CMS Administrator Seema Verma seems to recognize the importance of removing barriers faced by independent physicians. She recently announced plans to convene an interagency working group to focus on the Stark Law. This is a step in the right direction, but as the Trump administration’s budget pointed out, intervention from Congress is needed for significant changes to be made.
Fortunately, there is bipartisan legislation that could make those changes possible. The Medicare Care Coordination Improvement Act of 2017 (H.R. 4206, S. 2051) maintains the consumer protections that are the main tenets of the Stark Law, while providing doctors with the flexibility to improve care coordination through APMs. This legislation is supported by the Digestive Health Physicians Association and 23 other physician organizations representing more than 500,000 physicians who care for millions of Medicare patients. I support this bill because I know it will have a positive impact on the Medicare patients served in my practice.
Congress has already recognized the barriers to care coordination created by the Stark Law. When Congress passed the Affordable Care Act in 2010, it authorized HHS to waive the self-referral and anti-kickback prohibitions for accountable care organizations. H.R. 4206 and S. 2051 would provide HHS the same authority to waive restrictions in the Stark Law for independent physicians seeking to develop and operate APMs.
In a recent report to Congress, HHS wrote that, “Because of the requirement in many exceptions to the physician self-referral law that compensation paid to a physician may not take into account the volume or value of a physician’s referrals or other business generated between the parties to a gainsharing or similar arrangement, the physician self-referral law presents a particularly difficult obstacle to structuring effective programs that do not run afoul of the fraud and abuse laws.”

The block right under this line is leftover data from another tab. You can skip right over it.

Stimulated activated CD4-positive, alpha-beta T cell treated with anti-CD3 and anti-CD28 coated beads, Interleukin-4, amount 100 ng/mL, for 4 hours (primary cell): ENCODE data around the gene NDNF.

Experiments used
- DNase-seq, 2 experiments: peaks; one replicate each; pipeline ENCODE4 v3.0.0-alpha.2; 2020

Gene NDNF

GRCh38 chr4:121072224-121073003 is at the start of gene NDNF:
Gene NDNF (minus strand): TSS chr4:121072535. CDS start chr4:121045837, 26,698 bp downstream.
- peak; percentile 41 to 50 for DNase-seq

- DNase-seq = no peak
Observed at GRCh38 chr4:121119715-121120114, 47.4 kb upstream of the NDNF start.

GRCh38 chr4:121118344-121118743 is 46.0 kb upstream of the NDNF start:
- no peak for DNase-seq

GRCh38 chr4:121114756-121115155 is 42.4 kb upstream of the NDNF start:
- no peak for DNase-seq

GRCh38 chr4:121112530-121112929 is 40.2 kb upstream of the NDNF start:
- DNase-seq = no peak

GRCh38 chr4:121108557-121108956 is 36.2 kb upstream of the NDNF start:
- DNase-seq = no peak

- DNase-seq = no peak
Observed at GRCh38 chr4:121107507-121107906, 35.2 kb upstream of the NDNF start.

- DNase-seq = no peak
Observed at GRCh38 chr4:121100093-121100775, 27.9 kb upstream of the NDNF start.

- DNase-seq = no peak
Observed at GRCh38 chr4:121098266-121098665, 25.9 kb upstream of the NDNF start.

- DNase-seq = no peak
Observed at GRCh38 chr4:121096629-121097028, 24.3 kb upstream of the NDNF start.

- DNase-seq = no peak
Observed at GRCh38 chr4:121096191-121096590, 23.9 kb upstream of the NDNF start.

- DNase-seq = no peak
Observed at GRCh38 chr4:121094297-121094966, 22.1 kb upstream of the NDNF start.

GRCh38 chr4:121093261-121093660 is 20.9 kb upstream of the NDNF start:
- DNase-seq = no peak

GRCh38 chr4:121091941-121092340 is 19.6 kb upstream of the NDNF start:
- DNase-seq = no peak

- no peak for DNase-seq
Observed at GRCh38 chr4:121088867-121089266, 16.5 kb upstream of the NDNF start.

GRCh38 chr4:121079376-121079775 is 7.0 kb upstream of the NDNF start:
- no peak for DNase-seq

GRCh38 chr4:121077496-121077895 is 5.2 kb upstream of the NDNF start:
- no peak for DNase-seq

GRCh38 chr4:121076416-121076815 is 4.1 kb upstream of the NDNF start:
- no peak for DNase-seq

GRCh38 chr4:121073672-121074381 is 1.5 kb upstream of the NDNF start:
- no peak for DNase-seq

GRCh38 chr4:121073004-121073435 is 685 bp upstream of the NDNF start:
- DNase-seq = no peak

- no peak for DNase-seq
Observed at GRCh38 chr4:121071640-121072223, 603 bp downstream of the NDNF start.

Limited modifications to the Stark Law to address these concerns will support the success of independent medical practices, which is crucial to realizing Congress’ goal of shifting the Medicare program from a fee-for-service payment system to a structure that rewards care coordination.
Physician practices assume the risks involved in producing more positive outcomes for patients and we should be empowered to collaborate to ensure our patients receive the best care. Allowing physicians like me to participate fully in value-based payment arrangements will increase access and quality, while lowering the cost of care for Medicare patients. It’s time to modernize the Stark Law so that independent physicians can fully participate in value-based care and help facilitate the changes needed to modernize our health care system.
Dr. Michael Weinstein is president and CEO of Capital Digestive Care and serves as vice president of the Digestive Health Physicians Association; he has also served on the American Gastroenterological Association Board of Trustees and as the American Society for Gastrointestinal Endoscopy representative to the American Medical Association’s CPT Advisory Panel.